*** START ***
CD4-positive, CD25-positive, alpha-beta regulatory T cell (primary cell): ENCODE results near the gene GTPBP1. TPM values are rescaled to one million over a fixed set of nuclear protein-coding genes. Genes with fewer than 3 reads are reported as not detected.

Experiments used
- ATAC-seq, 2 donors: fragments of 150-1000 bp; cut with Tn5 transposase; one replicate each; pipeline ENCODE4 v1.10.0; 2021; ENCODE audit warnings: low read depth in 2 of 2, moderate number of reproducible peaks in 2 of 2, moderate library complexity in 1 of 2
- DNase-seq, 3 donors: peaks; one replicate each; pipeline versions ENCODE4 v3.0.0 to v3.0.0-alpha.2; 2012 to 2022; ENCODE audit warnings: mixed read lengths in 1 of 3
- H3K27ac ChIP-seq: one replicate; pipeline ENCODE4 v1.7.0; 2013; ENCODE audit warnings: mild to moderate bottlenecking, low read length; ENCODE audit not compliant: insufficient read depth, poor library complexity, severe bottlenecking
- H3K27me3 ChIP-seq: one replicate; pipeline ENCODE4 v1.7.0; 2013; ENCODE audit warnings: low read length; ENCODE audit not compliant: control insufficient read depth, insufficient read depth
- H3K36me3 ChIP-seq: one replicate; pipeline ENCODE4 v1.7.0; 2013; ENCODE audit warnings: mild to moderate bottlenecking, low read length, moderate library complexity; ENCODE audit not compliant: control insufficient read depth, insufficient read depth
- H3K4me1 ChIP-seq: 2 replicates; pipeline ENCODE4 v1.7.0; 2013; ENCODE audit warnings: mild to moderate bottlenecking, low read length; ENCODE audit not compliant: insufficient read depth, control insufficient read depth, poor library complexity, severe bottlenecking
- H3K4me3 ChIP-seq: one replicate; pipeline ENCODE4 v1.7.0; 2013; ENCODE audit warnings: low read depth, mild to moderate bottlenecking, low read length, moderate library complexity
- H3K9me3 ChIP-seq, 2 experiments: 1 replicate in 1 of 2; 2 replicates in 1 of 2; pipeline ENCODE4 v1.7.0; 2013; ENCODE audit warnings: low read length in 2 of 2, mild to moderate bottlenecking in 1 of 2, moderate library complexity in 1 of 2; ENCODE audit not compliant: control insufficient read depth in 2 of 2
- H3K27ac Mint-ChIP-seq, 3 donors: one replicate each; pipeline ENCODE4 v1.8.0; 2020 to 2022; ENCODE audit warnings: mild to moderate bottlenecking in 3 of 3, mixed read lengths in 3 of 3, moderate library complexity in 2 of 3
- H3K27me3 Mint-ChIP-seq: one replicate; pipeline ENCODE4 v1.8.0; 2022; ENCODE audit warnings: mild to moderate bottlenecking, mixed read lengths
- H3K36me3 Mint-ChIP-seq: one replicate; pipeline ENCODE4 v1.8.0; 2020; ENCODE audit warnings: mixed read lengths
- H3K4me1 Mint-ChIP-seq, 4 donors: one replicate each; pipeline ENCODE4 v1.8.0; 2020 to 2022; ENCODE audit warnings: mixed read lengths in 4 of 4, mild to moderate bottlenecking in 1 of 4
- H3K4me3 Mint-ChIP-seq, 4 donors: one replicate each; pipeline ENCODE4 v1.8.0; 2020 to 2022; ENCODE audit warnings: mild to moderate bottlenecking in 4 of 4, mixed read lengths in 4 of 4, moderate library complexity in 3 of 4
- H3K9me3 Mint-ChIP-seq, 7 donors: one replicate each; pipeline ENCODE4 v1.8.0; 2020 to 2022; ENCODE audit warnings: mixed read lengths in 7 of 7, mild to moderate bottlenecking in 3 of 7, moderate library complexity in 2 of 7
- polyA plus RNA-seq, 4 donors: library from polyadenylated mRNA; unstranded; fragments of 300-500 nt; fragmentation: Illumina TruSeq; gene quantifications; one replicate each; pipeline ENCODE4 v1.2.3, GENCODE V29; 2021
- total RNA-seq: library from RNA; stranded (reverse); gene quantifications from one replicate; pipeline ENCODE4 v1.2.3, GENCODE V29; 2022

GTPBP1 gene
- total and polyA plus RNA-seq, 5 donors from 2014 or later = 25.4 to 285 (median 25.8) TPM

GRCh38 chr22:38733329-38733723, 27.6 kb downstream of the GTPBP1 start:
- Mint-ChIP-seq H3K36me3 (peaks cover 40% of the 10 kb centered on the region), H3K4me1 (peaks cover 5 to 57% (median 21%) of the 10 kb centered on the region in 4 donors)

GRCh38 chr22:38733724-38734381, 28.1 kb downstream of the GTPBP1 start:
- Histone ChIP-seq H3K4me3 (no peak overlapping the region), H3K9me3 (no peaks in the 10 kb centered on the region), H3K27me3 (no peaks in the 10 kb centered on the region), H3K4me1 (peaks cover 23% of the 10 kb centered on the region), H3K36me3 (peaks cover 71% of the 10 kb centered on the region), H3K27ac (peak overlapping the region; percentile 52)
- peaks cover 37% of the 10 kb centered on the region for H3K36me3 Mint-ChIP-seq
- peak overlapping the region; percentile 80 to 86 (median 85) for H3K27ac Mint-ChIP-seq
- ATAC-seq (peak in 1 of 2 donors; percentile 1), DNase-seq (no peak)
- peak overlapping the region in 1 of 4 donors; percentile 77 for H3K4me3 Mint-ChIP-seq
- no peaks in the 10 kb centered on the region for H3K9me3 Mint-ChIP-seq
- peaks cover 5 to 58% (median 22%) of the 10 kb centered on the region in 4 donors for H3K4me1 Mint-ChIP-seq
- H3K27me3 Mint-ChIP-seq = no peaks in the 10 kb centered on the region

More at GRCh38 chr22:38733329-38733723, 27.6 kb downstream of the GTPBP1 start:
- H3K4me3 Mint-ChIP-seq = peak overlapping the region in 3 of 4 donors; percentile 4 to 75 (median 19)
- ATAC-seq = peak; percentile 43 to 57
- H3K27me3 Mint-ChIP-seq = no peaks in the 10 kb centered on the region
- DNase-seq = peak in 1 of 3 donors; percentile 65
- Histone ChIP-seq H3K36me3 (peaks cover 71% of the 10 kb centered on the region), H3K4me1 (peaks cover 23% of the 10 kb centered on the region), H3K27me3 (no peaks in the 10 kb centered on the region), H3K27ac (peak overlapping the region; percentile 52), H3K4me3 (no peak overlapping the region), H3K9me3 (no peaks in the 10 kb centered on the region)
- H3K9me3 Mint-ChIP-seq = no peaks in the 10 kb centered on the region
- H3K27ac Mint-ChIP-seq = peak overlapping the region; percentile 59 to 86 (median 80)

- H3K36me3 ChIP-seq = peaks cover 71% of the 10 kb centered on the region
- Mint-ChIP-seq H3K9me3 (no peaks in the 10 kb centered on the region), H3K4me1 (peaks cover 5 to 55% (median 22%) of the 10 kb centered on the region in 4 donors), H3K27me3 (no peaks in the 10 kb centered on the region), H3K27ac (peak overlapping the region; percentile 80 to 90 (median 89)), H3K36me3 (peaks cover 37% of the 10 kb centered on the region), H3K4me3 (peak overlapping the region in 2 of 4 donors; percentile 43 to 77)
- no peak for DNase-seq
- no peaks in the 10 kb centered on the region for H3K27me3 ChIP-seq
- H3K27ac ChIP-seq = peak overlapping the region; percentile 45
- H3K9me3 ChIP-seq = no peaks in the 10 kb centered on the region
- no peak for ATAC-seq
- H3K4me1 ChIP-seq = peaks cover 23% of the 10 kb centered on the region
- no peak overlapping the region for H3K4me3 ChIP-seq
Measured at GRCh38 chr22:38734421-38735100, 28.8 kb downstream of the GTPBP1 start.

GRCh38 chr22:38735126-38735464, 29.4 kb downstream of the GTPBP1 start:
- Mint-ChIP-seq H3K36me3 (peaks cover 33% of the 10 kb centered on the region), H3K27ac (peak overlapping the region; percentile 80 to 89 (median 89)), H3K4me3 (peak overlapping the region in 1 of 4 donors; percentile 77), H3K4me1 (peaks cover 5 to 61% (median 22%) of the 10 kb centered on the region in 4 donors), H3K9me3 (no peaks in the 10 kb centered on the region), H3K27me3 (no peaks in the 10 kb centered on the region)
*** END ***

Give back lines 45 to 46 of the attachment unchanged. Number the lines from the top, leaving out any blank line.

- H3K9me3 ChIP-seq = no peaks in the 10 kb centered on the region
- no peak for ATAC-seq